All public schools on weekends are not supposed to fly their flags, as that is not appropriate.
In addition, Ms. Gavin, what you do not know is that on Monday, Sept. 12, at about 8:30, the principal, Mrs. Velazquez, and I led a small ceremony outside where a few words were said. I played Taps and a flag was presented to our school police officer (a former Philly cop).
The next day, a man came up to Mrs. Velazquez and said how touched he was by our simple ceremony. The man was and always will be a Marine.
Bustleton resident and music teacher at William Loesche Elementary School
Youth can bring real change with their vote
There are more than 27 million American men and women ages 18 to 24 with a Facebook account. That’s 27 million voices that share their insights and opinions on the Web.
If our youth are willing to display their opinion on a social networking site, imagine the impact if they brought their voice to the voting booth. Unfortunately, we cannot simply “like” a candidate. We have to cast a vote.
Only 22 percent — or 10.8 million — of American voters ages 18 to 24 went to the polls during the 2006 congressional election. The 2008 presidential election saw a heartening increase: 48 percent of voters in that same age bracket voted. Just two years later, in 2010, that number dipped back down again.
This year may not be an election year for president, Congress or the state legislature, but it’s an important election cycle for our city. Philadelphians will cast their votes for mayor, City Council, city commissioners, sheriff, register of wills and Superior Court, Commonwealth Court, Common Pleas Court, Municipal Court and Traffic Court judges.
Unfortunately, a major voter turnout doesn’t look very likely. Only 29 percent of all eligible voters cast their ballots in Philadelphia during the 2007 municipal election. Our city can and should do better.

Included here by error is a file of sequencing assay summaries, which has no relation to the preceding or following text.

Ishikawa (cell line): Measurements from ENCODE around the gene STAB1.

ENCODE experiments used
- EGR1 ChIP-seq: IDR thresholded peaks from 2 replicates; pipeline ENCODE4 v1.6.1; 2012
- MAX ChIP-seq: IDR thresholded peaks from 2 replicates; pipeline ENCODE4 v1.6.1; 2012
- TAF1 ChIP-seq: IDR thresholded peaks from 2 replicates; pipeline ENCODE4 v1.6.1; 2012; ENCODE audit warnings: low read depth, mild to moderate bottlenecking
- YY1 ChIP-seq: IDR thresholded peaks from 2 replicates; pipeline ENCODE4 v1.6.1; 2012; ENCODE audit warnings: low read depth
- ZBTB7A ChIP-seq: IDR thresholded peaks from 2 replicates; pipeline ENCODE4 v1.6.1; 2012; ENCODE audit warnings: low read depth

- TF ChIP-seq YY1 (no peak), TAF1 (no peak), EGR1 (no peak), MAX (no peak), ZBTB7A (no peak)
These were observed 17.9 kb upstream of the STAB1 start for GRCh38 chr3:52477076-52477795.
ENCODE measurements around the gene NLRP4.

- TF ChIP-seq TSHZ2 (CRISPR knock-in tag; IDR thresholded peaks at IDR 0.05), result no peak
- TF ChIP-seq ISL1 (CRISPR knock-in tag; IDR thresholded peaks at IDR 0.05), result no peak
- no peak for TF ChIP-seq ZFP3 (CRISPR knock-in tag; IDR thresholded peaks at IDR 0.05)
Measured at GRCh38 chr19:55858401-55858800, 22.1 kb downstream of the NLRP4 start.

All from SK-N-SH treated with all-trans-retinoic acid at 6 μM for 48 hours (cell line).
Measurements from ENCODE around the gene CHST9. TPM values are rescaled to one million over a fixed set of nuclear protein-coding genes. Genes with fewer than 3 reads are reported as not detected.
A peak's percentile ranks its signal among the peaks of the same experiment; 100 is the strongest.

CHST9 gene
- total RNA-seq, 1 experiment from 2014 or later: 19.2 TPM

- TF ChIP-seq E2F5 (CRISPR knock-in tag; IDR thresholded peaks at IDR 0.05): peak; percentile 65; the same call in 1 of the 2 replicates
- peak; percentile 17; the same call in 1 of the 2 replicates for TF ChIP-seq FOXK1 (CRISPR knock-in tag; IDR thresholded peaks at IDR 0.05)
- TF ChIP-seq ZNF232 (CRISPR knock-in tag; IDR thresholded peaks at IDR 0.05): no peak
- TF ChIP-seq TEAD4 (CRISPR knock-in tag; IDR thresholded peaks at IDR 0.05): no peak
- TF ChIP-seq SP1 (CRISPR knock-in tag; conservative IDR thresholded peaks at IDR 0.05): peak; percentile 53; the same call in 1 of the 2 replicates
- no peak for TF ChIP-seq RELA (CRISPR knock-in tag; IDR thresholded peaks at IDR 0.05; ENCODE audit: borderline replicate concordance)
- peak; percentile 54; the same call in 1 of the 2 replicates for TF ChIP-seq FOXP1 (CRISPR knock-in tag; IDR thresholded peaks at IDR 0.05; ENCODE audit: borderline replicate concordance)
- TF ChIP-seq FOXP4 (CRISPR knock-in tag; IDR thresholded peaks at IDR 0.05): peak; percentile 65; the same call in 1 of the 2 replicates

Some of our brightest, strong-willed and most enthusiastic citizens are our young adults. They bring vibrancy to our city. They frequent our restaurants and museums. They open businesses and work hard in our universities. They also pay their share of taxes. Their voice in choosing our elected leaders is important.
Citizens must register by Tuesday, Oct. 11 to be eligible to vote in the Nov. 8 general election. I invite everyone to register. The ability to vote is a powerful American right. After all, a Facebook status is fleeting; a vote can have a lasting impact.
State Sen. Shirley Kitchen
Clean City Council’s clock in November
Philadelphia’s chief integrity officer, Joan Markman, just released a scathing report regarding the behind-the-scenes politicking engaged in over the fate of Martin Luther King High School.
State Rep. Dwight Evans, School Reform Commission chairman Robert Archie and Schools Superintendent Arlene Ackerman all locked horns in private over the future of MLK, and all had vested interests in the outcome.
Well, Archie and Ackerman are gone and the school is now a Promise Academy. However, the school district is $630 million in the red and members of City Council are responding negatively to the Markman report.
Most are offended by the release of the report, and most are shrugging off the MLK battle in the mud as Philly politics as usual.
Councilwomen Jannie Blackwell and Marian Tasco — a DROP participant — offer praise to Evans while Councilman James Kenney chooses to attack Mayor Michael Nutter over the report’s release. Councilman Frank Rizzo — another DROP participant — wants all of the report’s interviewees identified.
Only Councilman William Greenlee serves up a faint-hearted condemnation of the school district’s brawl in the mud while Zack Stalberg of the Committee of 70 is alone in expressing outrage over the response of City Council — which brings us to the point of this letter.